Dr. Robert Pilliar of the IBBME exhibits the template bone model. MEDIA PHOTO

Arthritis and other joint disorders are among the top causes of disabilities in North America today. Joint pain is most common among people over the age of 50, but also affects many young people who suffer injuries from high impact sports. Researchers from the University of Toronto are using 3D printing technology to revolutionize treatment with biological joint replacements, a promising alternative to the artificial joint replacement surgeries that have become routine procedures.

Osteoarthritis, the breakdown of cartilage between bones, is the most common type of chronic joint disorder. Approximately one in six Canadians aged 15 years and older report symptoms of arthritis, yet surgery for joint replacement is usually the last line of treatment, often delayed for as long as possible. Currently, artificial joints are synthesized from metals and plastics that break down after 10 to 20 years and can erode or loosen even sooner. These artificial replacements may not provide a long-term solution for people with joint disorders.

Dr. Robert Pilliar of the IBBME exhibits the template bone model. MEDIA PHOTO

Dr. Robert Pilliar of the IBBME exhibits the template bone model. MEDIA PHOTO

Scientists at the University of Toronto are now taking part in a multidisciplinary collaborative project with partners from other Ontario universities including Waterloo, Guelph, McMaster, and Queens. The project aims to create biological joint replacements using 3D printing technology to provide longer-lasting joints that are catered to the individual.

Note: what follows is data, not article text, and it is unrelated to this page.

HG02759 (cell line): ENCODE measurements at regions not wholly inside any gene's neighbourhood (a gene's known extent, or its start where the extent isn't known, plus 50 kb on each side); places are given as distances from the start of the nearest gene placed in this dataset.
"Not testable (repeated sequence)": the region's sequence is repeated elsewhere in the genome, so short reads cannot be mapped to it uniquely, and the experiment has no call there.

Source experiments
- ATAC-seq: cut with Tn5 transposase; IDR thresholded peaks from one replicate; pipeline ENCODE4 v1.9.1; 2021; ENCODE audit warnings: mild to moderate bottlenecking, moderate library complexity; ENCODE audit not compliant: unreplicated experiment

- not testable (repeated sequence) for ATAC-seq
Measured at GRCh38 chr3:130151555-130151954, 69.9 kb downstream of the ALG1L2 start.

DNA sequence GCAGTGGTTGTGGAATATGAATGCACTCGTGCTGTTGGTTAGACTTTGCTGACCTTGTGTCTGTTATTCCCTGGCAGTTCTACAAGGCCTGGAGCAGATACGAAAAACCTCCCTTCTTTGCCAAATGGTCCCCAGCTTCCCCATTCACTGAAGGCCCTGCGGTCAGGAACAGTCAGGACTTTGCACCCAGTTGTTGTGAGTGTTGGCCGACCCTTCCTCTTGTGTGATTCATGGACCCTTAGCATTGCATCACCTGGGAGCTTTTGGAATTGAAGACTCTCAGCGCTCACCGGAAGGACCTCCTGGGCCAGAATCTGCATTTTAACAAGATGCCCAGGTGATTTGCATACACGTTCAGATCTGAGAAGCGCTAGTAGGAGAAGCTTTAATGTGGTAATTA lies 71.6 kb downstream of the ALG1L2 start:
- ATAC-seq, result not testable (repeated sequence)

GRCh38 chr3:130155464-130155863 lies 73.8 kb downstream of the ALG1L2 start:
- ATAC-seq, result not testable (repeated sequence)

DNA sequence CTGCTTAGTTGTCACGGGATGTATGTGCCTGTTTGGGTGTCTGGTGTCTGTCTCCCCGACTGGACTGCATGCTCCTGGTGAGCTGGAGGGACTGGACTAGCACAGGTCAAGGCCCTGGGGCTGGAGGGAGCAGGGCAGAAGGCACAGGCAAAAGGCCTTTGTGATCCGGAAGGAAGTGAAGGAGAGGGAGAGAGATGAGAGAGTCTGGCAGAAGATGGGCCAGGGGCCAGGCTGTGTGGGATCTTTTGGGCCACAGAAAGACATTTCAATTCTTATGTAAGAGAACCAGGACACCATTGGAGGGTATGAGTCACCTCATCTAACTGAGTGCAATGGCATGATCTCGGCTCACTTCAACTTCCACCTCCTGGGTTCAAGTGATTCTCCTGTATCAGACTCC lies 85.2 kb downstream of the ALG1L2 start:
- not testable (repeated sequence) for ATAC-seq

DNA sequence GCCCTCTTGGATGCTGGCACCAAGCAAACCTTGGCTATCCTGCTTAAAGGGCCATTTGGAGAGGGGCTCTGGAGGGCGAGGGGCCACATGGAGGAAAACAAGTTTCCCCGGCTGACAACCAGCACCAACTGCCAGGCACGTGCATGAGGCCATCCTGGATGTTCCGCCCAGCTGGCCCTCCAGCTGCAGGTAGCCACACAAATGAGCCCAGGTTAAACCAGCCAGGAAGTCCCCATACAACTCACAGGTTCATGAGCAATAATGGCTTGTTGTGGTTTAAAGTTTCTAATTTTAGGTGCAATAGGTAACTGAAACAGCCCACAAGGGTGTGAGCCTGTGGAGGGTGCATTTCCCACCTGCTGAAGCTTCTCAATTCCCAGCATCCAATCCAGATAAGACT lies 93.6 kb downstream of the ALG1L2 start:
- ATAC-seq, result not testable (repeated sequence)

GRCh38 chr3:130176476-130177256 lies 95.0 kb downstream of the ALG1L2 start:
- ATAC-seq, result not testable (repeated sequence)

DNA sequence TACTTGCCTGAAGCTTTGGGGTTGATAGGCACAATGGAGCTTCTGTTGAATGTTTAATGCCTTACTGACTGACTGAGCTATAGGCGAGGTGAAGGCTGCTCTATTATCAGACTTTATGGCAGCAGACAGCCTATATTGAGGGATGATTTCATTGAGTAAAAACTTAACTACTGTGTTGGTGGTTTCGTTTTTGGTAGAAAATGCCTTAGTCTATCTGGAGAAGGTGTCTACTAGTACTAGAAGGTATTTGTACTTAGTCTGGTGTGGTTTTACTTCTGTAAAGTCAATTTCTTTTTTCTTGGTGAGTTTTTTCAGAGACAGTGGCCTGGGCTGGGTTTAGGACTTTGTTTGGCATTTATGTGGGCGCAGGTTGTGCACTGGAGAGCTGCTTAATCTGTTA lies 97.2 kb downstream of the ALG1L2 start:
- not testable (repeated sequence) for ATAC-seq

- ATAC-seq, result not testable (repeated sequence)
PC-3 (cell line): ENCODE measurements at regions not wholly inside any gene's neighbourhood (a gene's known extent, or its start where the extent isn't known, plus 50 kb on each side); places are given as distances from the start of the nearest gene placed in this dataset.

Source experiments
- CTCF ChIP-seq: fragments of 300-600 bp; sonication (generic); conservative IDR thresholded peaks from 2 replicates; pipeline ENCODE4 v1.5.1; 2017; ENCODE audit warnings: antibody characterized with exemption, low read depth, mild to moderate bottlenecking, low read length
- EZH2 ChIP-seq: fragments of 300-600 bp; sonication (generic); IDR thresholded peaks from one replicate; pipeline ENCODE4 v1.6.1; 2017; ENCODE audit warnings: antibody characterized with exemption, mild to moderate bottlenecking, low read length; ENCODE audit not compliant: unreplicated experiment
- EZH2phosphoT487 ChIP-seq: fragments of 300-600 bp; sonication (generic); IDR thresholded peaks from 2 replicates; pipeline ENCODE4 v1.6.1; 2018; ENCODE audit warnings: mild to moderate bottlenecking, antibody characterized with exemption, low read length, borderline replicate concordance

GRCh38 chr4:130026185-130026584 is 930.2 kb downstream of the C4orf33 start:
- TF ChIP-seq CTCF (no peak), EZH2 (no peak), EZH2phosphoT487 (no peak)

Dr. Rita Kandel, chief of pathology at Mount Sinai Hospital and director of the Collaborative Program in Musculoskeletal Sciences at U of T, is part of the team that heads this research.

“Currently, if you damage your joint, there is no good way to repair it,” says Kandel. “Metal and plastic doesn’t belong in the body and cannot repair itself. By generating a biological implant using the individual’s own cells, it will reconstruct a normal, native joint surface,” she adds.
These biological joint replacements will overcome the many deficits of available technology. Cartilage — the soft connective tissue that is fused to bone — does not typically self-repair, but the biological joint replacement helps the body do just that.

The process begins by taking X-ray images of the damaged joint. Using these images, a 3D printer deposits porous material at certain locations to reconstruct the bone shape in the form of a bone substitute. This porous bone substitute matches the bone shape and size of each individual and is able to support the growth of cells and formation of cartilage. By integrating cartilage to the top surface of the bone substitute, bone can grow into the porous substitute. The bone substitute eventually degrades, leaving the whole area replaced with the patient’s own bone and cartilage. “It’s the part I call ‘personalized’ to the individual,” says Kandel.

The team is currently working toward the implementation of the procedure. Kandel estimates that clinical trials will be a possibility in as soon as five years.

“I believe it’s the way of the future,” says Kandel.

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